Vital role for Myanmar in Asean's future

Regardless of the problems Myanmar faces on the road ahead, its political transformation thus far has been nothing short of miraculous ("Myanmar's stability crucial"; March 12).

Looking at the larger picture, there is quiet optimism about its future, considering what it went through in the past.

This bodes well for Asean. The grouping could, in time, operate more effectively than the European Union and be even more viable economically. Myanmar will have a vital role to play, if that is to come to fruition.

With its rich resource base and need to develop, it will be the catalyst for increased growth in the region.

Since 2011, Myanmar's domestic reforms and improved relations with the United States, EU, Japan and Asean have opened the door for that to happen.

Its foreign policy evolution and growing regional role are affecting not only the country's own economic growth, but also the strength and coherence, if not cohesion, of Asean.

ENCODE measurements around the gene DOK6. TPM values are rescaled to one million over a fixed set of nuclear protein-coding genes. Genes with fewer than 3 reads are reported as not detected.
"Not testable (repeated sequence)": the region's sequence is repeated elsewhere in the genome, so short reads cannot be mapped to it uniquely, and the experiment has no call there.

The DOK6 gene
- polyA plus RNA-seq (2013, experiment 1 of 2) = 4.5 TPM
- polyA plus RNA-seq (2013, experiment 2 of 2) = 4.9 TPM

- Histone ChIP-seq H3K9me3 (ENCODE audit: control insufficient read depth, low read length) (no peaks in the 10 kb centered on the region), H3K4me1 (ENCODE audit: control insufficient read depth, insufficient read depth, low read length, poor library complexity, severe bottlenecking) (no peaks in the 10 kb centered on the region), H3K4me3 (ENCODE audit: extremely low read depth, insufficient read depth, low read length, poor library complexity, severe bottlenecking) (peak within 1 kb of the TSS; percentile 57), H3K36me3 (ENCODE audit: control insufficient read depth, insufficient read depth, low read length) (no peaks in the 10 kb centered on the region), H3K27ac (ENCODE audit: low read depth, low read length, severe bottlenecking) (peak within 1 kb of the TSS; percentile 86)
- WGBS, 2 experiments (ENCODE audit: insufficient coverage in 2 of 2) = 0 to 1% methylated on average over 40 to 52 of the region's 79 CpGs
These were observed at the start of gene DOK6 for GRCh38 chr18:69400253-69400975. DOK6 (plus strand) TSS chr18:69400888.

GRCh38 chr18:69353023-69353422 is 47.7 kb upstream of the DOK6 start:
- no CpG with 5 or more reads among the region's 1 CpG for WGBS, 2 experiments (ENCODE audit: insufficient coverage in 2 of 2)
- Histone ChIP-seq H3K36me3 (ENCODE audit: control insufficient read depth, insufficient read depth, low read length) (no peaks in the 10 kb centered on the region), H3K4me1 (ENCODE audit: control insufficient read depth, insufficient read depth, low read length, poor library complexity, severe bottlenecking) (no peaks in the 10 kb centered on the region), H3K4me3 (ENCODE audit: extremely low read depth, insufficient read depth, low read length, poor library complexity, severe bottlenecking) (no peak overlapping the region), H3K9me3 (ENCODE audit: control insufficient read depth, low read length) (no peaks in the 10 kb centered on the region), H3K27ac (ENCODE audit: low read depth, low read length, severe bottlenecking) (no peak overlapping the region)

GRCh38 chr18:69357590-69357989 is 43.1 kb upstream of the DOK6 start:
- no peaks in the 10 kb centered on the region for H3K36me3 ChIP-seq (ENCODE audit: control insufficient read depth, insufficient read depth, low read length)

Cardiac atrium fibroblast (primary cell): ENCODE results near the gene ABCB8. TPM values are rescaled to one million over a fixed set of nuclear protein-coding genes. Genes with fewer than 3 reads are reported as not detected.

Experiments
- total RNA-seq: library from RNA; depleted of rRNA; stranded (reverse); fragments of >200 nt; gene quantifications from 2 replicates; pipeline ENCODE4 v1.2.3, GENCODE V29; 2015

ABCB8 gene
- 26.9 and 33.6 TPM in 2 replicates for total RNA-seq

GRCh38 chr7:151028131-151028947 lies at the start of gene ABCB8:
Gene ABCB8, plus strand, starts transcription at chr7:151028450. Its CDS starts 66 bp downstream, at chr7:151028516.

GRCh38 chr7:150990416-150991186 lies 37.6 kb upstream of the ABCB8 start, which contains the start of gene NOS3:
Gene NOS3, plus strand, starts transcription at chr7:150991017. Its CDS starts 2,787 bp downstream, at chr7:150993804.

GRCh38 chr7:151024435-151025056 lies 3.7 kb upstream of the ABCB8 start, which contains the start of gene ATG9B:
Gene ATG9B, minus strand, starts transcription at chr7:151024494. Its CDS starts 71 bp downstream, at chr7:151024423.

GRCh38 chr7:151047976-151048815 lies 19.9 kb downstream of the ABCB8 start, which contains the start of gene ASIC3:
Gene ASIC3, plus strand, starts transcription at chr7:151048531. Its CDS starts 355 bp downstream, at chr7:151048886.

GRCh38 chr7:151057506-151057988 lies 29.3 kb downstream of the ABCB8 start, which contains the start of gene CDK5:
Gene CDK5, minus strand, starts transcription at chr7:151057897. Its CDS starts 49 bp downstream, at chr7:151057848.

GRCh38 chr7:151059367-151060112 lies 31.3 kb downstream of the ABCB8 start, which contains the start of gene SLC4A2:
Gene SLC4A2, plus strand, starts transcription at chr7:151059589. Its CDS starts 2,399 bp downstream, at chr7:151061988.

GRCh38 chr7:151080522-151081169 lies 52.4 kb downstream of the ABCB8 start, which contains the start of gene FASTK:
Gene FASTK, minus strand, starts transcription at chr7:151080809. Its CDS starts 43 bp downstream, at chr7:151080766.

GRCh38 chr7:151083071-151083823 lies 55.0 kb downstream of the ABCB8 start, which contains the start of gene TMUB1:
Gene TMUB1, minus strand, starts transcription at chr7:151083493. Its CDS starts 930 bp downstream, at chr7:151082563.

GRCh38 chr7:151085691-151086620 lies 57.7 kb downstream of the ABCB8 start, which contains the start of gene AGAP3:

Its strategic and political outlook also continues to evolve. Understanding the domestic and regional dynamics that shape Myanmar's foreign policy is, therefore, essential.

Myanmar's first term as chairman of Asean was a stressful one.

Yet, the assessments of Naypyitaw's leadership were largely positive, especially in preparation for the establishment of the Asean Economic Community last year, leading to the eventual setting up of a common market.

The disputes and tensions in the South China Sea made Myanmar's chairmanship an uneasy ride, with difficult decisions and management challenges to deal with - in particular, managing a delicate balance between safeguarding Asean solidarity and avoiding antagonising China.

In addition, domestic obstacles such as religious and communal violence and infrastructure deficiencies have presented significant challenges.

But it appears that the chairmanship experience laid a firm foundation for Myanmar's growing role within the regional organisation.

Continuing to be a part of it and working closely with its fellow members hold the key to the next phase in its progress, which should benefit all.

Manoraj Rajathurai